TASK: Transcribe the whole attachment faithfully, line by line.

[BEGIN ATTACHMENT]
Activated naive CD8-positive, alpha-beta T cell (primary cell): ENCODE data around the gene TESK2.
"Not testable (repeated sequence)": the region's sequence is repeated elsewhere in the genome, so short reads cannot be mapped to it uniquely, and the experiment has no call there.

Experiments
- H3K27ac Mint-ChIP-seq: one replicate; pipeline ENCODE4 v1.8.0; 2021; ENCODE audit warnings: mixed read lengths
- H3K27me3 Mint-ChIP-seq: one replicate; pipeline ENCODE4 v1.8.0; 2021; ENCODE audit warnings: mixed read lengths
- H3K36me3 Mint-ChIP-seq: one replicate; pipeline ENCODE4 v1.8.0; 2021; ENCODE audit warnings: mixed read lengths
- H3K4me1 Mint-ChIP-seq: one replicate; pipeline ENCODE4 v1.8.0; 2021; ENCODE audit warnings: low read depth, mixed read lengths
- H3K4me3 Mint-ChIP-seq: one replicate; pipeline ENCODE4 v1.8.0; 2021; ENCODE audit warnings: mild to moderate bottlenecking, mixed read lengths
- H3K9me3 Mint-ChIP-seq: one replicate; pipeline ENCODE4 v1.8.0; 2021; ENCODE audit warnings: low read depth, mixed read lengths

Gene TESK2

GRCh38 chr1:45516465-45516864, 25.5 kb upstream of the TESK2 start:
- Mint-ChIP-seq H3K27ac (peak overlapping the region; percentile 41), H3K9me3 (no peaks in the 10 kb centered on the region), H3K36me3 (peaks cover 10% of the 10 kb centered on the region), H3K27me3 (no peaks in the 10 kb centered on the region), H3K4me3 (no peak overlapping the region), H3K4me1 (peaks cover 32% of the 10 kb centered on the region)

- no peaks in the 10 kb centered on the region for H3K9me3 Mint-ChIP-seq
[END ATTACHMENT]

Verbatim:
Activated naive CD8-positive, alpha-beta T cell (primary cell): ENCODE data around the gene TESK2.
"Not testable (repeated sequence)": the region's sequence is repeated elsewhere in the genome, so short reads cannot be mapped to it uniquely, and the experiment has no call there.

Experiments
- H3K27ac Mint-ChIP-seq: one replicate; pipeline ENCODE4 v1.8.0; 2021; ENCODE audit warnings: mixed read lengths
- H3K27me3 Mint-ChIP-seq: one replicate; pipeline ENCODE4 v1.8.0; 2021; ENCODE audit warnings: mixed read lengths
- H3K36me3 Mint-ChIP-seq: one replicate; pipeline ENCODE4 v1.8.0; 2021; ENCODE audit warnings: mixed read lengths
- H3K4me1 Mint-ChIP-seq: one replicate; pipeline ENCODE4 v1.8.0; 2021; ENCODE audit warnings: low read depth, mixed read lengths
- H3K4me3 Mint-ChIP-seq: one replicate; pipeline ENCODE4 v1.8.0; 2021; ENCODE audit warnings: mild to moderate bottlenecking, mixed read lengths
- H3K9me3 Mint-ChIP-seq: one replicate; pipeline ENCODE4 v1.8.0; 2021; ENCODE audit warnings: low read depth, mixed read lengths

Gene TESK2

GRCh38 chr1:45516465-45516864, 25.5 kb upstream of the TESK2 start:
- Mint-ChIP-seq H3K27ac (peak overlapping the region; percentile 41), H3K9me3 (no peaks in the 10 kb centered on the region), H3K36me3 (peaks cover 10% of the 10 kb centered on the region), H3K27me3 (no peaks in the 10 kb centered on the region), H3K4me3 (no peak overlapping the region), H3K4me1 (peaks cover 32% of the 10 kb centered on the region)

- no peaks in the 10 kb centered on the region for H3K9me3 Mint-ChIP-seq